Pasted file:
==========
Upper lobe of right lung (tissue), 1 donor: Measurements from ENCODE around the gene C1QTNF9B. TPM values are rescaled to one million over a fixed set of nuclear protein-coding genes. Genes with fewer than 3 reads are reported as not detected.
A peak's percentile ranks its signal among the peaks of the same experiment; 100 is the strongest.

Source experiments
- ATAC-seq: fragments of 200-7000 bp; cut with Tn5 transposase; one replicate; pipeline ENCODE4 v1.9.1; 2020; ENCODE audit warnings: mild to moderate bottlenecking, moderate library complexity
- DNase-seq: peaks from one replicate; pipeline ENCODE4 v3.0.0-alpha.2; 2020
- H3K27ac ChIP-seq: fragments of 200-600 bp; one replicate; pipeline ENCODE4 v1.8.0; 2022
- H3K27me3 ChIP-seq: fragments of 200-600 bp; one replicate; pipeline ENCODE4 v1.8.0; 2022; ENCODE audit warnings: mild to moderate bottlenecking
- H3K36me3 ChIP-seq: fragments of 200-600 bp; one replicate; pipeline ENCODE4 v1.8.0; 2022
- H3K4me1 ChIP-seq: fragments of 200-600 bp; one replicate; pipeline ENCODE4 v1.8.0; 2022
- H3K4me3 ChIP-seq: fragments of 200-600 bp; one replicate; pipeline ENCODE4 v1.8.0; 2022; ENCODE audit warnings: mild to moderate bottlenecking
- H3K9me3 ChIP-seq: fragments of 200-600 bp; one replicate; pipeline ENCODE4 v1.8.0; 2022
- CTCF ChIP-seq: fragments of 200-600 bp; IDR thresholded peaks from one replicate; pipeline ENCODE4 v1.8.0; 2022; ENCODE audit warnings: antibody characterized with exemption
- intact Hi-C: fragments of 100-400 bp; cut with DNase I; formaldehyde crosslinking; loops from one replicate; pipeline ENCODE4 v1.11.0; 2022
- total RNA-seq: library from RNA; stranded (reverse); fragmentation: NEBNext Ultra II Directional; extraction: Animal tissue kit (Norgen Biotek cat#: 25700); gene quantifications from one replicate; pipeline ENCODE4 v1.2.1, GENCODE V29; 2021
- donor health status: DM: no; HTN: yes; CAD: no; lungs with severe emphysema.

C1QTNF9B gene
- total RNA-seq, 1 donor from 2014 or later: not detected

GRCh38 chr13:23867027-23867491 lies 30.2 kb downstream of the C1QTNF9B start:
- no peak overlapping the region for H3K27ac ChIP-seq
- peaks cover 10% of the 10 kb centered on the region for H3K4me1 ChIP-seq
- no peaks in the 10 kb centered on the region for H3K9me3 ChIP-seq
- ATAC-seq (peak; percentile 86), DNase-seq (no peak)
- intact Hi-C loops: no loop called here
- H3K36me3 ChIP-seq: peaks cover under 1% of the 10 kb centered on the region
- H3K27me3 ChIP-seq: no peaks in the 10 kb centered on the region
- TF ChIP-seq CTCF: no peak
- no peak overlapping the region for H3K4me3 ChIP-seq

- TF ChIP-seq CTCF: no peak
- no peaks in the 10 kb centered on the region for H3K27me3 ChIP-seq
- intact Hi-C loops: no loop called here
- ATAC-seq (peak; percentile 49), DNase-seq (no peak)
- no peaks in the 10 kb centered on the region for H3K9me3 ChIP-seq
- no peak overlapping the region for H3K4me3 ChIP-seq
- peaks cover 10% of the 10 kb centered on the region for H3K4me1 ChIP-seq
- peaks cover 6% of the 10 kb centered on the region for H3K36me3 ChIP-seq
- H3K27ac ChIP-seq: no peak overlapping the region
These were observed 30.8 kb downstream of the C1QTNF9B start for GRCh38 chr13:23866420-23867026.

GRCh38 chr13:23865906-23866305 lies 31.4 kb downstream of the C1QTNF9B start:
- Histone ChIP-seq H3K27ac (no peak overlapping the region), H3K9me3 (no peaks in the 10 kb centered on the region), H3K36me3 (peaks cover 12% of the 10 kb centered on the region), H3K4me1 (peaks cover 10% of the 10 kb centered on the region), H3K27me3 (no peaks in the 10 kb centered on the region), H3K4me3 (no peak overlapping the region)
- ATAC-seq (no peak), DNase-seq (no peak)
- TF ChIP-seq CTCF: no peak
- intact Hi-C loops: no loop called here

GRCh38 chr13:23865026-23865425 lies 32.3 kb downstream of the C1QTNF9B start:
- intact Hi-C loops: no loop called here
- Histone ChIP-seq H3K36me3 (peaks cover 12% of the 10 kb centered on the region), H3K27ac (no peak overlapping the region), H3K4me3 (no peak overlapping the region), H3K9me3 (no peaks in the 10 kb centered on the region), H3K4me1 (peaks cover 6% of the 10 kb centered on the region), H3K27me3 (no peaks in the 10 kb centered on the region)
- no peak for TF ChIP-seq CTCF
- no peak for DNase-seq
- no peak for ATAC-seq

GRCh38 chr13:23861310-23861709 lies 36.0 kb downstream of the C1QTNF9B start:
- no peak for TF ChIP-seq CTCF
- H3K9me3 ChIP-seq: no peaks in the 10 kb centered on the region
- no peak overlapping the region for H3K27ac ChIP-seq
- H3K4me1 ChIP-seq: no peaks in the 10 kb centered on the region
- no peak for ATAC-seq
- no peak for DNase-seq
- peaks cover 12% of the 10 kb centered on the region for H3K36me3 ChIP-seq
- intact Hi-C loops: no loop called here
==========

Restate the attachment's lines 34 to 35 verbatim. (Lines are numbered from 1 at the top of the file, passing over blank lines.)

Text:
- peaks cover 10% of the 10 kb centered on the region for H3K4me1 ChIP-seq
- peaks cover 6% of the 10 kb centered on the region for H3K36me3 ChIP-seq